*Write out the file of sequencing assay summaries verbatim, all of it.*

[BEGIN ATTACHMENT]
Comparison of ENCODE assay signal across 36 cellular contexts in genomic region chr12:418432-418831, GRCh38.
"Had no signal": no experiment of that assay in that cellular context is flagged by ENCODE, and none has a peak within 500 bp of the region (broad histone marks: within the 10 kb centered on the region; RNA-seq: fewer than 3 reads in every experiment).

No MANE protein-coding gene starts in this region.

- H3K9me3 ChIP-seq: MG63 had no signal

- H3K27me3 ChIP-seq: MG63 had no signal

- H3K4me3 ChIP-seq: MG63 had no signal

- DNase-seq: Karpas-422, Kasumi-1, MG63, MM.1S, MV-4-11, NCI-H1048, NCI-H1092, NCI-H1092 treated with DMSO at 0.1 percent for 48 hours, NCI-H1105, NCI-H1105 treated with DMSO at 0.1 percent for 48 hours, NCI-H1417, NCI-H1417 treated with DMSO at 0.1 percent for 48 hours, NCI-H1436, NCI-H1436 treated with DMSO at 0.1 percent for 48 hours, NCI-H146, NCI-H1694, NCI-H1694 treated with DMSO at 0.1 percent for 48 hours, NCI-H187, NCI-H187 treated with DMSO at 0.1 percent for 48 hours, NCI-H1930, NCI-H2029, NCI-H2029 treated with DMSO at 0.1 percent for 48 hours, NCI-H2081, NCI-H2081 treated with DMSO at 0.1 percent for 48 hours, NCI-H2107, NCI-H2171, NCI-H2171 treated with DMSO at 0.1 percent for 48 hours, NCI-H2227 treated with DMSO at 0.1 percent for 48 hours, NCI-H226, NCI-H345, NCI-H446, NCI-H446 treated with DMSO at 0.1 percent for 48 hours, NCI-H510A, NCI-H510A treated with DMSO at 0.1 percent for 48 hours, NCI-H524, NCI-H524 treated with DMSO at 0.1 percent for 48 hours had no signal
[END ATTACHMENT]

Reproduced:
Comparison of ENCODE assay signal across 36 cellular contexts in genomic region chr12:418432-418831, GRCh38.
"Had no signal": no experiment of that assay in that cellular context is flagged by ENCODE, and none has a peak within 500 bp of the region (broad histone marks: within the 10 kb centered on the region; RNA-seq: fewer than 3 reads in every experiment).

No MANE protein-coding gene starts in this region.

- H3K9me3 ChIP-seq: MG63 had no signal

- H3K27me3 ChIP-seq: MG63 had no signal

- H3K4me3 ChIP-seq: MG63 had no signal

- DNase-seq: Karpas-422, Kasumi-1, MG63, MM.1S, MV-4-11, NCI-H1048, NCI-H1092, NCI-H1092 treated with DMSO at 0.1 percent for 48 hours, NCI-H1105, NCI-H1105 treated with DMSO at 0.1 percent for 48 hours, NCI-H1417, NCI-H1417 treated with DMSO at 0.1 percent for 48 hours, NCI-H1436, NCI-H1436 treated with DMSO at 0.1 percent for 48 hours, NCI-H146, NCI-H1694, NCI-H1694 treated with DMSO at 0.1 percent for 48 hours, NCI-H187, NCI-H187 treated with DMSO at 0.1 percent for 48 hours, NCI-H1930, NCI-H2029, NCI-H2029 treated with DMSO at 0.1 percent for 48 hours, NCI-H2081, NCI-H2081 treated with DMSO at 0.1 percent for 48 hours, NCI-H2107, NCI-H2171, NCI-H2171 treated with DMSO at 0.1 percent for 48 hours, NCI-H2227 treated with DMSO at 0.1 percent for 48 hours, NCI-H226, NCI-H345, NCI-H446, NCI-H446 treated with DMSO at 0.1 percent for 48 hours, NCI-H510A, NCI-H510A treated with DMSO at 0.1 percent for 48 hours, NCI-H524, NCI-H524 treated with DMSO at 0.1 percent for 48 hours had no signal